Ah Death, cold-throated king of impotence,
Robber of powers, lord of the certain peace,
Thou world where we are borne, and all worlds cease,
And all songs end, all cantos and laments—
What leads from thee, dark dominator, whence
No living thing returns? And what increase
Escapes thy belly, or that black-dyed fleece
That spans all bones bereft of skin and sense?
Thou takest all, and none gainsays thy will,
Not king, nor god, nor health, nor youth, nor skill;
Thy maw licks up all lands and loves they’ve sown.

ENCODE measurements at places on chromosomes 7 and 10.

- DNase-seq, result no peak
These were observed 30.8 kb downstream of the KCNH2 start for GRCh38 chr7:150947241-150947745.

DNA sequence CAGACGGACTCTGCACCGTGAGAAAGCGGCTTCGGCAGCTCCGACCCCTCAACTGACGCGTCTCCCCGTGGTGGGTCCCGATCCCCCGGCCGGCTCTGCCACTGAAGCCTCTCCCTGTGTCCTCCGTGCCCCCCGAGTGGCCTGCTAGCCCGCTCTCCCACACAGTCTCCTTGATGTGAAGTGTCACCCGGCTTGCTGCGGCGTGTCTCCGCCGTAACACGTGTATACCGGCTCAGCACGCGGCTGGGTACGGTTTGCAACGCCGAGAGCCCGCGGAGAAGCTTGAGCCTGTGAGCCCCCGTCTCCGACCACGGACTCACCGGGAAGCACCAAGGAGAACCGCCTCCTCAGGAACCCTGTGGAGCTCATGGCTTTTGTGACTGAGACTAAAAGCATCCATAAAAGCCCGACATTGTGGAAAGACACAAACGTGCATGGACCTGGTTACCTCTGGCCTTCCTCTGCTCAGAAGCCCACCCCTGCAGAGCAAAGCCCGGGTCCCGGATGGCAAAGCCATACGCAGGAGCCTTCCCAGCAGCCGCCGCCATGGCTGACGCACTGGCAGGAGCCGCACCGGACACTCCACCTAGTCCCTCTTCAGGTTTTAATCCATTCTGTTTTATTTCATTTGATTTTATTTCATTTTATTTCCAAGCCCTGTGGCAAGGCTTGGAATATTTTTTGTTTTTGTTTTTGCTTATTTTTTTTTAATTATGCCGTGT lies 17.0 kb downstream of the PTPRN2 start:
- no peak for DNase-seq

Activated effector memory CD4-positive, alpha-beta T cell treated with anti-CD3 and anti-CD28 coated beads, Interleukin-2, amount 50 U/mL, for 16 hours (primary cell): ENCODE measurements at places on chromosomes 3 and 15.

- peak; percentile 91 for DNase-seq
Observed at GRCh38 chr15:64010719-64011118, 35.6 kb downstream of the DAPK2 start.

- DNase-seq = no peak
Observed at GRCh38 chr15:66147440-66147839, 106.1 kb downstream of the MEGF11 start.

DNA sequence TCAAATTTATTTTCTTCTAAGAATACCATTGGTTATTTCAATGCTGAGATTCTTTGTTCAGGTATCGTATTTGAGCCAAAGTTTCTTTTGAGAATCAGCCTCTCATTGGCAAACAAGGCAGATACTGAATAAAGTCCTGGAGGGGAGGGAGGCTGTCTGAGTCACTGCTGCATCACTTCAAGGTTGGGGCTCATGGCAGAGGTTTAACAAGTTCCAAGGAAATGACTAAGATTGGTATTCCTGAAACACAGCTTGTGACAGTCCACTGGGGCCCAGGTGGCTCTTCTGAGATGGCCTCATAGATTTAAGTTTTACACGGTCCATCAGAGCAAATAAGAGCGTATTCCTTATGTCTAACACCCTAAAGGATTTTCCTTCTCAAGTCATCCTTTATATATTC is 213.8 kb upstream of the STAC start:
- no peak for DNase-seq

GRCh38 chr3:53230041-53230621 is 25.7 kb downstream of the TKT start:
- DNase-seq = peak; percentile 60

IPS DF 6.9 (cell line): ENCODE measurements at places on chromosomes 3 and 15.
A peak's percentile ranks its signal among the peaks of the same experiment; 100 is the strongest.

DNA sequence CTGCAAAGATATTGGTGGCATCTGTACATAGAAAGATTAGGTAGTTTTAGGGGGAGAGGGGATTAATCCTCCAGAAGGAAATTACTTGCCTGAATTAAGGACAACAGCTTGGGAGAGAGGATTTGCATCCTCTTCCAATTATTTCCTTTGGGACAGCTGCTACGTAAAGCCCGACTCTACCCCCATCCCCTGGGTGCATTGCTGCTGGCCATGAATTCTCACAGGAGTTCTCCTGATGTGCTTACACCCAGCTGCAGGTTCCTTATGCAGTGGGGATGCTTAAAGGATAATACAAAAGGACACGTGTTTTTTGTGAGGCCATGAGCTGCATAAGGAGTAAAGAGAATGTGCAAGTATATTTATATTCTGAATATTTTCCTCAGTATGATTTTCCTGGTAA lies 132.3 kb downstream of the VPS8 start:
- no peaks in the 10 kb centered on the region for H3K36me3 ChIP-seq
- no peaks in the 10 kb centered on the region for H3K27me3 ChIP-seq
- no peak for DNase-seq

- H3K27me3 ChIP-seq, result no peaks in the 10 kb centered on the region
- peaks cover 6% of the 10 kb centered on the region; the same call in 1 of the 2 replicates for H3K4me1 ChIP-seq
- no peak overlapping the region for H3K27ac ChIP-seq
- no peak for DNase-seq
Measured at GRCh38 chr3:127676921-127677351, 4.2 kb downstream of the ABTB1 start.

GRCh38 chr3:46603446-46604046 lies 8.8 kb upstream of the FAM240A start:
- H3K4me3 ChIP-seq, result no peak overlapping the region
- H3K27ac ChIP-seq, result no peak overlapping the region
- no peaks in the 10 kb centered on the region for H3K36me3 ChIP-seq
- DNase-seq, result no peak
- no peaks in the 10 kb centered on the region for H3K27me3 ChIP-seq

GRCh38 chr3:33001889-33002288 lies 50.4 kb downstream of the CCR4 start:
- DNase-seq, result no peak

And so I’ve been, and so thou’st treated me,
Ah Death, I’ve left my fairest things to thee!
And now they’re gone, and I’m once more alone.
A word from the poet:
This poem is less about physical death and more about the power which brings all human endeavors to nothing in the end. All civilizations fall; all kings are forgotten; All those whose beauty we admire grow old. Our friends and family die, and at last we follow them. Perhaps it’s right to hope for redress, but mourning the curse of death is also right.
Mr. Martin loves stories and epiphanies, and believes that good poetry expresses humanity’s deepest longings.